Oil and US GDP: A Real-Time Out-of-Sample Examination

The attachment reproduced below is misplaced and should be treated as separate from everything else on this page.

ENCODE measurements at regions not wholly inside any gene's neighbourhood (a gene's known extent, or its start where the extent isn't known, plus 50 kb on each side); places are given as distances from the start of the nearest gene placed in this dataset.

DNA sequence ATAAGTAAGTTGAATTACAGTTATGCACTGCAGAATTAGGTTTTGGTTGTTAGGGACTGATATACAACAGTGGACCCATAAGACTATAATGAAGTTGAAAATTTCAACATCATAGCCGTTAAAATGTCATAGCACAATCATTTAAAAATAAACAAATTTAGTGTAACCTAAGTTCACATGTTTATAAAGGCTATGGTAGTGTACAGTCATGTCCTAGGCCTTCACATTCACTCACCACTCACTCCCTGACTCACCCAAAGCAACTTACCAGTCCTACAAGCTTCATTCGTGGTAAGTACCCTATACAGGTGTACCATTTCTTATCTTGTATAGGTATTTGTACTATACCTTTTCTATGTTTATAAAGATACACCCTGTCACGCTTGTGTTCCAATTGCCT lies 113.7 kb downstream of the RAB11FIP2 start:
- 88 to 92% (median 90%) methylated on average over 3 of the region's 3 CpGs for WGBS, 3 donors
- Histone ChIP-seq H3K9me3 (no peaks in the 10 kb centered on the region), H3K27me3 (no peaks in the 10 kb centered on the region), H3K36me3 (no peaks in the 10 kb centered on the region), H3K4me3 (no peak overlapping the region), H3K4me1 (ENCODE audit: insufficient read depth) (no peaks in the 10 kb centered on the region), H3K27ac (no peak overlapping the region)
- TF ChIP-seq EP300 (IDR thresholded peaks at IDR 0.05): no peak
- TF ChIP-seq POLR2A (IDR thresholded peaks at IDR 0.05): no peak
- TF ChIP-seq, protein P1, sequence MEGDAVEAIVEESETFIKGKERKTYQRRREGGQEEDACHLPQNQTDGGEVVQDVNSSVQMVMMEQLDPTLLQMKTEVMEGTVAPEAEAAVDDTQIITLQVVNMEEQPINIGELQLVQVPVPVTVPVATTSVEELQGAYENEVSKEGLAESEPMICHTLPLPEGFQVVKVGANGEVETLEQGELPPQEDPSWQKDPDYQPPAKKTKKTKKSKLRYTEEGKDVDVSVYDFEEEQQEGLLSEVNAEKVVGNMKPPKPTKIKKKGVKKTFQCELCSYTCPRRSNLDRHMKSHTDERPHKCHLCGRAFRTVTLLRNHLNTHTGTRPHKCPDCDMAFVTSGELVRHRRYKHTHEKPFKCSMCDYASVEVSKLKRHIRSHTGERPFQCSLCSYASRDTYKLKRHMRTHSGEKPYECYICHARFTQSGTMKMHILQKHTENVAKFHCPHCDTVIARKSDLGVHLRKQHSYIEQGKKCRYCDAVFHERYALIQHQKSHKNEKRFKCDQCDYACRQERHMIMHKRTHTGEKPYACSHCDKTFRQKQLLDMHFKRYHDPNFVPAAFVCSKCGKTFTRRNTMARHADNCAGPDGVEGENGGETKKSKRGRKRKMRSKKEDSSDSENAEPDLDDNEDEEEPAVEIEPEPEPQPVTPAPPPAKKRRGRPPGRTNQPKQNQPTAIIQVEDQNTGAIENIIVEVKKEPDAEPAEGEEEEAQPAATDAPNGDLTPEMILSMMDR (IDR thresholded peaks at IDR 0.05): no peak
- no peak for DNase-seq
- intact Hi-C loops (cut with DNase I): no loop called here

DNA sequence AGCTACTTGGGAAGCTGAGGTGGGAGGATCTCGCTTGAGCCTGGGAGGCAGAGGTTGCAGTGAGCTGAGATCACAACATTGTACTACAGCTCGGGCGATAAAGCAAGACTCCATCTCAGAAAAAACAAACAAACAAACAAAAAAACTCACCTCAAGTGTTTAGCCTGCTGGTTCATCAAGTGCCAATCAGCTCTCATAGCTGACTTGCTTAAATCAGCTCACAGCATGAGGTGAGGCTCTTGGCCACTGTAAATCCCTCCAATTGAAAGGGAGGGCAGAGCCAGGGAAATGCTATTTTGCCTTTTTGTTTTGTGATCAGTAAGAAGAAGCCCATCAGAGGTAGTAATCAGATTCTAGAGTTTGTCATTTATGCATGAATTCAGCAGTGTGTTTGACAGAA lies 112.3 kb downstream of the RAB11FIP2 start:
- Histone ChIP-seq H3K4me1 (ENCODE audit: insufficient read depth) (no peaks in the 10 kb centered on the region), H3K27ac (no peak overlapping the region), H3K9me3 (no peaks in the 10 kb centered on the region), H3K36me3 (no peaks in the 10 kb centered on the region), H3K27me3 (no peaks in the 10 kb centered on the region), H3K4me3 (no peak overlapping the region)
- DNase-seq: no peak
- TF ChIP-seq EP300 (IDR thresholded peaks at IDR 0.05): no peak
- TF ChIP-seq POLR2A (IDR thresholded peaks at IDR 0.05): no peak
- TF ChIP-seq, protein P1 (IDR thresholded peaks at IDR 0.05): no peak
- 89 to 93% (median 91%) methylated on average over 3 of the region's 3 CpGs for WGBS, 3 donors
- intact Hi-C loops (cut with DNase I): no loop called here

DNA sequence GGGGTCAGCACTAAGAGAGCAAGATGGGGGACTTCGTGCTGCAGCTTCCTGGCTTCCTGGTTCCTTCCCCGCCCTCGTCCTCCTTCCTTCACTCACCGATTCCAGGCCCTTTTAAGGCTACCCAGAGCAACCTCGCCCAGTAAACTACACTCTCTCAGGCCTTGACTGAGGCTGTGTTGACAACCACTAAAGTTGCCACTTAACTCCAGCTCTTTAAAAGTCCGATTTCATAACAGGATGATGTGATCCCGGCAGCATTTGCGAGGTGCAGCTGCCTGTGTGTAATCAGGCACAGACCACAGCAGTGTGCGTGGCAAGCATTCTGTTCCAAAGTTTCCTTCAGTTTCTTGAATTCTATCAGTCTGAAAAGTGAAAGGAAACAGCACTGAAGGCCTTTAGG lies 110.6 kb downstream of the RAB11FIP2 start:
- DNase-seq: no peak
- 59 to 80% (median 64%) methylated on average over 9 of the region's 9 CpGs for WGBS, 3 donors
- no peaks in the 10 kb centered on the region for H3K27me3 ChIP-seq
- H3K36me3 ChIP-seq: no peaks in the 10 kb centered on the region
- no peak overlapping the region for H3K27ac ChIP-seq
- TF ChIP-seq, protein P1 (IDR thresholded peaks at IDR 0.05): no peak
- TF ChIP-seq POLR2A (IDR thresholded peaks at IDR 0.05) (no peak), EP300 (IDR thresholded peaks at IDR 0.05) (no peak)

We study the real-time Granger-causal relationship between crude oil prices and US GDP growththrough an out-of-sample (OOS) forecasting exercise; we do so after providing strong evidence ofin-sample (IS) predictability from oil prices to GDP. Comparing our benchmark model “withoutoil” against those “with oil” by way of both point and density forecasts, we find strong evidencein favor of OOS predictability from oil prices to GDP via our point forecast comparisons whenwe adjust our MSPEs to account for noise introduced under the null hypothesis that the parsimoniousbenchmark is the true data generating process. These results are consistent withwell-known IS results covering part of our OOS period, and also suggest that, in the 1990s and2000s, oil prices have had greater predictive content for GDP than in the mid to late 1980s. Byway of density forecast OOS comparisons, while we do not find statistically significant evidenceof such predictability from oil prices to GDP for the full 1970-2008 OOS period, our results qualitativelyalso suggest substantial time variation in this relationship; predictability from 1970 to1985, and increasing predictability near the onset of the Great Recession.
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